Desperate Househunters

The Bay Area is a magical place in California where you get the beauty of Northern California while still getting to experience the thrills of living in the city. The combination of these two things makes it the most expensive place to live in the history of anywhere. Well, probably. But seriously, rent will cost you $2,000 and up in San Francisco (not joking) and, unless you’re willing to live in an area where your chances of getting shot or assaulted are about as high as the chances of your train being late, that’s about what the rest of the Bay Area is too.

Unfortunately for us, we may have lost our recession window. We were approved for our loan at the beginning of January, and I kid you not, that very night we saw an announcement on the news that IN REAL ESTATE HISTORY BAY AREA PRICES SKYROCKET 35% IN THE MONTH OF DECEMBER!

So instead of all the good deals I was seeing in previous months, I now send listings to my real estate agent and ask, “Do you think they’ll take less?!” And she says, “They already have 15 offers over asking.” And then I make another martini.

Since I know my chances are a little low, I’ve been trying not to get emotionally attached.

I kind of suck at this.

My latest strategy has been to submit 4-5 offers a day with the thought of, if I can’t remember what I’ve put offers on, I won’t be able to get attached!

To be honest though, I don’t know what terrifies me more – getting a house or not getting a house. It’s like courting a tiger – sure tigers are beautiful and everyone wants one to fall in love with them, but they are also expensive and sometimes unexpectantly bite your hand off.

I’ve actually heard recently that there’s a new strategy that people are using to convince sellers to take their offers – writing “love” letters. I’m not really sure how to write a love letter to a bank-owned home, but I think it would go something like this:

Dear sir(s):

Shall I compare thy house to a windfall share?
Thou art more human and more charitable:
Rich bidders do beg the darling houses brokered,
And recession’s fare hath all too short a life:
Sometimes too hot the eye of greed shines,
And often is his green soul dimm’d;
But thy eternal character shall not fade
If thou lose possession of that house;
So long as as thou sends it benevolently to my hands.

And in case they aren’t moved by real estate poetry, I’ll include a picture too. I might need to borrow someone’s baby if we don’t look desperate enough.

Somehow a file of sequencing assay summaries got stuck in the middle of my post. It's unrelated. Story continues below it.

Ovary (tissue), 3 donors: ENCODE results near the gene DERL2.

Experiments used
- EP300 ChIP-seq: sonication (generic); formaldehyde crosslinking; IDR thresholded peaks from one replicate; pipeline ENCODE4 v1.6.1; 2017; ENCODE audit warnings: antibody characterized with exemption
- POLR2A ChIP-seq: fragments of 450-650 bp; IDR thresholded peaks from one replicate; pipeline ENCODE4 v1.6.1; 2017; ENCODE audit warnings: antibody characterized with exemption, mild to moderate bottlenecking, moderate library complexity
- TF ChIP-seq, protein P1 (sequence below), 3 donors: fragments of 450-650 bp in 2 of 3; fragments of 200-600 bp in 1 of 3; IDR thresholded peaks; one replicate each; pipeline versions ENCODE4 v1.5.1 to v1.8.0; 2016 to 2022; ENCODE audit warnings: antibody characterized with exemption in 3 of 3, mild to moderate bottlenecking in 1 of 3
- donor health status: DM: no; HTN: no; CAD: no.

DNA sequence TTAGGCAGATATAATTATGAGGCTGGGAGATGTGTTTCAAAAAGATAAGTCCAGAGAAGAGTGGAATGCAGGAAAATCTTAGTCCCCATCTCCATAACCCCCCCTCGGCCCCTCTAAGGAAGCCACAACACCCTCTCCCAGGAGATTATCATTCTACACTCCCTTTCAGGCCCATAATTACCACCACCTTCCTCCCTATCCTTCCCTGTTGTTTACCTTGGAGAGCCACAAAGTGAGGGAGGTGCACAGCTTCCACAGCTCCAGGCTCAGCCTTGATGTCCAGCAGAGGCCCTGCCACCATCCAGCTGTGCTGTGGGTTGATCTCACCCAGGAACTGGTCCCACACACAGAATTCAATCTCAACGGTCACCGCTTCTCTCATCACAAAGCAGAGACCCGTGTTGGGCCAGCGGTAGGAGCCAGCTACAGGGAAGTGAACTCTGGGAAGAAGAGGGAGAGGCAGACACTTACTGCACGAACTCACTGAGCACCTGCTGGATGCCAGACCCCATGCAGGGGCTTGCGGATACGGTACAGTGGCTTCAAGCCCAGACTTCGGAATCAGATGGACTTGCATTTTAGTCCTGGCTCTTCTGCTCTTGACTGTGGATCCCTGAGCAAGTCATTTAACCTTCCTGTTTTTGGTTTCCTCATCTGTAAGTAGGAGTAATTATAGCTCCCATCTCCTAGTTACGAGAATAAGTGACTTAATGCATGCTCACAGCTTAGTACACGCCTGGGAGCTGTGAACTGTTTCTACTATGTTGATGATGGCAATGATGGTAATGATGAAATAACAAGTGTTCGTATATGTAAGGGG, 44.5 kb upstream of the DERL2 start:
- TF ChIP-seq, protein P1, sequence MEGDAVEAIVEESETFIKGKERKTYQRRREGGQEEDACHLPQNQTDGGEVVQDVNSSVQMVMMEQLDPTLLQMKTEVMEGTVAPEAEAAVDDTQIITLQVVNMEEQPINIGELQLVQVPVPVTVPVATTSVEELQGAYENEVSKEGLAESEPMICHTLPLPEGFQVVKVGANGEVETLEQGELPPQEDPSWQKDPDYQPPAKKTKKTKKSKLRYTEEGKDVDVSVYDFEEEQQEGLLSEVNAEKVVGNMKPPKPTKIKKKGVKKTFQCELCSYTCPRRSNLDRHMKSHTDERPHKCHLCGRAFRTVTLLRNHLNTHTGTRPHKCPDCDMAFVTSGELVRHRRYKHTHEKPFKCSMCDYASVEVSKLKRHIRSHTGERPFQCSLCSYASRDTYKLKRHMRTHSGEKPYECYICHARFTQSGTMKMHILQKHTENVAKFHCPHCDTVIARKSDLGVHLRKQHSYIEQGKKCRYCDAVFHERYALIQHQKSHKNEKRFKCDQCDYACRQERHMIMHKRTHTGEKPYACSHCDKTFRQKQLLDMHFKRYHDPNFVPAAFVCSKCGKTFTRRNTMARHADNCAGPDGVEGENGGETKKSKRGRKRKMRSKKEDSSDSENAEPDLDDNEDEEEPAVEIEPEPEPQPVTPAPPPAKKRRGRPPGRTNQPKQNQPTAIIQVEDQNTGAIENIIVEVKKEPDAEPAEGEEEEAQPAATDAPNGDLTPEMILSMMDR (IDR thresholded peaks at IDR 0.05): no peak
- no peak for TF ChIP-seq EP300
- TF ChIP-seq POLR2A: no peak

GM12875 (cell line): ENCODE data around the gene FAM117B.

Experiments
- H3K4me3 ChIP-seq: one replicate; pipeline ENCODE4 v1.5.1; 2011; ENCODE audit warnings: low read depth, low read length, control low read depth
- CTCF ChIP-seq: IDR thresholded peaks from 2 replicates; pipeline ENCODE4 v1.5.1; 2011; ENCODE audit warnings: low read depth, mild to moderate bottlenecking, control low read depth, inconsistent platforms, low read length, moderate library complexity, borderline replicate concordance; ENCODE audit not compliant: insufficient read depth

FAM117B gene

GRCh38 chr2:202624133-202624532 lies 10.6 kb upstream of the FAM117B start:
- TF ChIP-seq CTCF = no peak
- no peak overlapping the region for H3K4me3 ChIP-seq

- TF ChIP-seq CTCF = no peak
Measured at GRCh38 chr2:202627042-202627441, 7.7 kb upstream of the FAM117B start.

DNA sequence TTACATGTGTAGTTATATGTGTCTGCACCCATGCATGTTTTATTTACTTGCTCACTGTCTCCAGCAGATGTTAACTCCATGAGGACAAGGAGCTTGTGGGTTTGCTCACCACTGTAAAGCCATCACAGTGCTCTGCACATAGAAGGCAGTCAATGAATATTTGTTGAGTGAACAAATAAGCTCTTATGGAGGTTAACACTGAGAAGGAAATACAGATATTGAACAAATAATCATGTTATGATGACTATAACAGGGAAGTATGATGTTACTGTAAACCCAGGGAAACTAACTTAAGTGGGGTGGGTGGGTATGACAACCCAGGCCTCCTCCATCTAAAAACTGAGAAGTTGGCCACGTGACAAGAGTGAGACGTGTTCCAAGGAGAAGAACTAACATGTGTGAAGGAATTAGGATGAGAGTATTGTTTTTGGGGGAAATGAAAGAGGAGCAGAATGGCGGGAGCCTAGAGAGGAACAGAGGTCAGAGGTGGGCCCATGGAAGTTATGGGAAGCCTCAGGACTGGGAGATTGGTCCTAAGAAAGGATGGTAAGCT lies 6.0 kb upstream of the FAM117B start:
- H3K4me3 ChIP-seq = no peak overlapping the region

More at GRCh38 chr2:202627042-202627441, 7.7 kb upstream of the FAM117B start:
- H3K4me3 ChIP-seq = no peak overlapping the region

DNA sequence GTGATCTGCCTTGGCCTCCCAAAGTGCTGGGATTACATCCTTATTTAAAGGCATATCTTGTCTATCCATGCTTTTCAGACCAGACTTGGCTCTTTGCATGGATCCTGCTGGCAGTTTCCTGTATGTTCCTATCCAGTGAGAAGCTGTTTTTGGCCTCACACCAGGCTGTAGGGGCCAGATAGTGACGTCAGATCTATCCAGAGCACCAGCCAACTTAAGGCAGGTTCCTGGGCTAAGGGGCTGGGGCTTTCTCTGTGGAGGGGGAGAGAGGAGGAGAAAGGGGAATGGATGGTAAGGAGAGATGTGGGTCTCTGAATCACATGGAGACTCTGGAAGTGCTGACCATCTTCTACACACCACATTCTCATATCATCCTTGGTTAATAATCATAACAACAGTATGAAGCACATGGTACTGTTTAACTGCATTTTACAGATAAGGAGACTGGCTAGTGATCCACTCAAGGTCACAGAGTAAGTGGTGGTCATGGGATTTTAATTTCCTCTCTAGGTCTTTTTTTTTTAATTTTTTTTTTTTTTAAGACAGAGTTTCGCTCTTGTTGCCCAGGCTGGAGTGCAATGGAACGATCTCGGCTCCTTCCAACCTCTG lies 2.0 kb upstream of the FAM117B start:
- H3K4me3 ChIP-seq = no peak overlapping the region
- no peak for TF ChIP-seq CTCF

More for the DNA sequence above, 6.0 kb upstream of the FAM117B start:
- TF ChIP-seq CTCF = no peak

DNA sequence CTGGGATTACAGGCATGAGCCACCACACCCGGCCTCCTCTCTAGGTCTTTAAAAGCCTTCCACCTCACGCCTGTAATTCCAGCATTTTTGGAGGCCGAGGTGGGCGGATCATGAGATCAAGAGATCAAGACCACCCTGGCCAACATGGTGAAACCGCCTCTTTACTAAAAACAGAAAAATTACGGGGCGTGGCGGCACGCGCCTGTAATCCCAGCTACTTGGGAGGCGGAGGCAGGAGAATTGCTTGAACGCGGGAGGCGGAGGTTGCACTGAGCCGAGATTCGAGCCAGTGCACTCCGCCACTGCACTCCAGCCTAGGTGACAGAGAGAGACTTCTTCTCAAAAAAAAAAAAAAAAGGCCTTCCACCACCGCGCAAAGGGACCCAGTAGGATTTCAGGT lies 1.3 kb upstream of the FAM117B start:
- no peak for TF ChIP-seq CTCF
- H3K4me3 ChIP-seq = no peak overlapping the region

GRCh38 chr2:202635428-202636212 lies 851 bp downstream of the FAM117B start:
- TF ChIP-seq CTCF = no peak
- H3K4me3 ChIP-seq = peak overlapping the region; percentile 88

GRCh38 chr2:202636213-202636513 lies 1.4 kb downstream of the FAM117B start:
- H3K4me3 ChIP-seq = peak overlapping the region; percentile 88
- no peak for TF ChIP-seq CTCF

Desperate Portrait

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20 Responses to Desperate Househunters

  1. jmcvl says:

    I am going through the same thing here in the UK. We are desperately trying to complete on a home but time after time we are getting knocked back! So desperate to get a home now, having fallen in love one hundred million (approx) times with the houses we have seen and lost… 😦
    My fingers are crossed that you find and get the right one!!

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  2. Ah, Sonnet 155, the lost sonnet. Where Bill tries to woo a comely banker’s daughter. I believe she rejected him and that is why he was so scathing to those in the financial industry in the play The Merchant of Venice. What an interesting piece of art and history!

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  3. sj says:

    Listen, I have 4 kids I’d be willing to let you borrow. You would just have to fly us all out there.

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  4. Elyse says:

    Homeownership is soooooo overrated.

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  5. Soul Walker says:

    I love your poem… and the picture at the end is pretty fantastic.

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  6. alittlelessfluff says:

    I can totally relate to the frustration of house hunting. Especially in a market that’s not going according to your plans!
    Be strong, keep at it. It will happen.
    🙂

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  7. I think the next time you see a house you like, you should put crime scene tape on it every week. That’ll cut down the competition.

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  8. Frenchroast says:

    We just went through this, only we also have a house that we’re living in that we need to sell before we can move. After going to see some houses with an agent, and looking around on our own…we finally just decided to stay where we are, and bought some stuff to make our current place nicer. Sure, it’s procrastinating, but at the same time, everything else looks cheaper after you’ve spent weeks looking at the costs of homes!

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  9. melody says:

    I loved the tiger analogy.

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